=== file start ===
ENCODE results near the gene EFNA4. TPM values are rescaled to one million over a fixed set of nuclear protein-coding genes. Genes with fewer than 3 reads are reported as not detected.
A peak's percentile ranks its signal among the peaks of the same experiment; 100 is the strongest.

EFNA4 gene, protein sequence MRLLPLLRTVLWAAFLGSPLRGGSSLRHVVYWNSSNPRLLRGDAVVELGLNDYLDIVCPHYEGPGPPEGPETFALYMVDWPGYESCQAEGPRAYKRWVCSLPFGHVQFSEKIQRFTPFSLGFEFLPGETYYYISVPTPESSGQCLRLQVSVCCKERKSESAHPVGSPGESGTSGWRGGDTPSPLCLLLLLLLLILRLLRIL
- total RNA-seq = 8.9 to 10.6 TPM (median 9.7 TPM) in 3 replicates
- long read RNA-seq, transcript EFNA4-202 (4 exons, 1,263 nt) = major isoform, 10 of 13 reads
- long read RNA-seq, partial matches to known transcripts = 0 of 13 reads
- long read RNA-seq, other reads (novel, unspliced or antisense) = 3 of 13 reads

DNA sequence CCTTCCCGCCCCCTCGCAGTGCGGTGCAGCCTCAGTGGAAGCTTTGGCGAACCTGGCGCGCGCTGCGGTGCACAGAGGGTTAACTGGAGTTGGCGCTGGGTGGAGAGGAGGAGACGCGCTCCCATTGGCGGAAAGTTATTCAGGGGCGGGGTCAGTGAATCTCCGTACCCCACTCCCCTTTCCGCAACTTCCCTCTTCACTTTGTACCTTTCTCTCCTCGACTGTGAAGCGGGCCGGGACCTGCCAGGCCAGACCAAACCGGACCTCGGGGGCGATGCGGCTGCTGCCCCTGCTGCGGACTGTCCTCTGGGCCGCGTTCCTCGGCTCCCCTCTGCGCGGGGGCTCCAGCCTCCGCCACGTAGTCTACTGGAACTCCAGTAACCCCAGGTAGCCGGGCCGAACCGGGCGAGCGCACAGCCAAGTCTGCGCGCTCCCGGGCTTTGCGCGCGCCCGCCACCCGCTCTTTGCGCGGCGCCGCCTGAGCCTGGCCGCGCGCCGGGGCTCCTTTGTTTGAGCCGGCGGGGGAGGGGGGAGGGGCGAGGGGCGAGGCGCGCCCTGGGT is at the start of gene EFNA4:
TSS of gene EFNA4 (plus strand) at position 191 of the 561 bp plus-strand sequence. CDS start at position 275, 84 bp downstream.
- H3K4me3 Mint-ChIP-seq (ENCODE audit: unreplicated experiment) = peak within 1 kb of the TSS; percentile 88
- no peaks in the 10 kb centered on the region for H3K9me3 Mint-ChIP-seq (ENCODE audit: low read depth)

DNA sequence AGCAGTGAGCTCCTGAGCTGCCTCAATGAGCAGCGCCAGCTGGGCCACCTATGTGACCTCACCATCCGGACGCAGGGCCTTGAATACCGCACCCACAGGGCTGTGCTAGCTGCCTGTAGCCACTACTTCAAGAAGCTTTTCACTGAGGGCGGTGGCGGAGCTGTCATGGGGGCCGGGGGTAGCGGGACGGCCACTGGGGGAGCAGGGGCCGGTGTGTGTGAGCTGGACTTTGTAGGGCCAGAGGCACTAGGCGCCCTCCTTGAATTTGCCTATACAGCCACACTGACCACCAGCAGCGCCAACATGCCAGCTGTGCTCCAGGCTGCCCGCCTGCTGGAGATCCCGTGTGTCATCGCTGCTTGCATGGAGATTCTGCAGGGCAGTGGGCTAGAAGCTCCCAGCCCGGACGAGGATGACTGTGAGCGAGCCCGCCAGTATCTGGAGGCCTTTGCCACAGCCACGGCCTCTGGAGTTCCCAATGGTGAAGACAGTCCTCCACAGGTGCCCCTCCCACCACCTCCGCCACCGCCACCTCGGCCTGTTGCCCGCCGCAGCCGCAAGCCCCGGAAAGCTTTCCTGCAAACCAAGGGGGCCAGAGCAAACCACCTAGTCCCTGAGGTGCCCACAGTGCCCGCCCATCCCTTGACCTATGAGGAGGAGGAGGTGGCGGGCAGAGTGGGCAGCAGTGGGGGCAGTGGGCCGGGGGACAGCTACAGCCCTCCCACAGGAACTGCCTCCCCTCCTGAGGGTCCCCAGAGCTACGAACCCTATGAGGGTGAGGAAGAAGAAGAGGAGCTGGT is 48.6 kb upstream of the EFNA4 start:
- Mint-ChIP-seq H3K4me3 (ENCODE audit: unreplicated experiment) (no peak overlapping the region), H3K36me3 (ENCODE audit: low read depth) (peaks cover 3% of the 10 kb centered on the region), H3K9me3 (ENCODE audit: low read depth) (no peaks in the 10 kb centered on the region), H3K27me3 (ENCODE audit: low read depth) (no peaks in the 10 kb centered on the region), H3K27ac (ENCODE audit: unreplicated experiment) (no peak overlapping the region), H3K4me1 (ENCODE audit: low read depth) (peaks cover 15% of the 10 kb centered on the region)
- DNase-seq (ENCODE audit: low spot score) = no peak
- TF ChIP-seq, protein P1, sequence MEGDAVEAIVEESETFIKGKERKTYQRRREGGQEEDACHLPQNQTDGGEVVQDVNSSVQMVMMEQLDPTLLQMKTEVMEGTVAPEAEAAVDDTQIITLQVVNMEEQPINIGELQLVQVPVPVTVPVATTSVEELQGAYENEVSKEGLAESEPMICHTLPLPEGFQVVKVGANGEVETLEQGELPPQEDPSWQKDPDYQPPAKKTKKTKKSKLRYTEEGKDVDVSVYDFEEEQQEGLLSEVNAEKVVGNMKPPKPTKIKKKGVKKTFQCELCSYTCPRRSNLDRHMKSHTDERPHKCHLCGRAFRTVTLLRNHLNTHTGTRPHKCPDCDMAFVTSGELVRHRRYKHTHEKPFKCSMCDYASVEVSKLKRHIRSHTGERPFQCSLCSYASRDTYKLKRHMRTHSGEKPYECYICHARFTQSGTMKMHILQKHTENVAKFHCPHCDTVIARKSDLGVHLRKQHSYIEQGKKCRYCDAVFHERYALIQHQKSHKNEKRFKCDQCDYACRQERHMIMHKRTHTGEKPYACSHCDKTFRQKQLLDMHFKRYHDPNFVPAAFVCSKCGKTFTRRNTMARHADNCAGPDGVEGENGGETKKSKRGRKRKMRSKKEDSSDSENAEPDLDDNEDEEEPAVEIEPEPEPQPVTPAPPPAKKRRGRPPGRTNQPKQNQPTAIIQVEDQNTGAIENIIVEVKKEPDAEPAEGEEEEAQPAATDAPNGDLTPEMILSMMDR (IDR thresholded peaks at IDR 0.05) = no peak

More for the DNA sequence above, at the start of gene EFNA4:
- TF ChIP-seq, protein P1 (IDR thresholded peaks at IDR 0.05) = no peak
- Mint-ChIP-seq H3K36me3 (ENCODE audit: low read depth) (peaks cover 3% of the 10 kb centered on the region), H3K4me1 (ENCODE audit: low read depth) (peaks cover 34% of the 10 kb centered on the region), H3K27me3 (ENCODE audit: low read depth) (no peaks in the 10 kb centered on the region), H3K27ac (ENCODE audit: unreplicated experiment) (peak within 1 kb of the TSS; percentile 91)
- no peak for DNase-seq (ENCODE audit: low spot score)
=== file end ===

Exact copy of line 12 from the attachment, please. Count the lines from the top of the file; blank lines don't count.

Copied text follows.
DNA sequence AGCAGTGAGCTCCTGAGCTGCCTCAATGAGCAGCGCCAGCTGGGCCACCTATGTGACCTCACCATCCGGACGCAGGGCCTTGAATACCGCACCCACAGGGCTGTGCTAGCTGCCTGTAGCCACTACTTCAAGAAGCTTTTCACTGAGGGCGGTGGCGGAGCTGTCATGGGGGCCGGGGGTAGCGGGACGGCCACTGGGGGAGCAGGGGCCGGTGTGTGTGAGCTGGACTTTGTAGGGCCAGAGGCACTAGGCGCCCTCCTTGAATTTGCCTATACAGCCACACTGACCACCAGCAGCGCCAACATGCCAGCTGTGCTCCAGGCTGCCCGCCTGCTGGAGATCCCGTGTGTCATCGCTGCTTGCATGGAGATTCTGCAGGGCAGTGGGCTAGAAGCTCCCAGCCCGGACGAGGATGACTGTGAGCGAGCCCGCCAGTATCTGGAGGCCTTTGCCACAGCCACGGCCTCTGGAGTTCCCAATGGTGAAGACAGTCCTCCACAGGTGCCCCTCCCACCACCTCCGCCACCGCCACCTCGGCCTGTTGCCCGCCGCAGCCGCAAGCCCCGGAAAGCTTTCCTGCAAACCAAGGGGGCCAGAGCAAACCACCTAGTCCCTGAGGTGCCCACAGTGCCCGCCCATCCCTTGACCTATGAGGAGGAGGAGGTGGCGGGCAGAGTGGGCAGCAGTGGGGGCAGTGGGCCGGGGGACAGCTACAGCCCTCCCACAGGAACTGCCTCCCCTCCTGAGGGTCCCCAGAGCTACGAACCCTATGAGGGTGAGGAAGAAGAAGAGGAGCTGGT is 48.6 kb upstream of the EFNA4 start: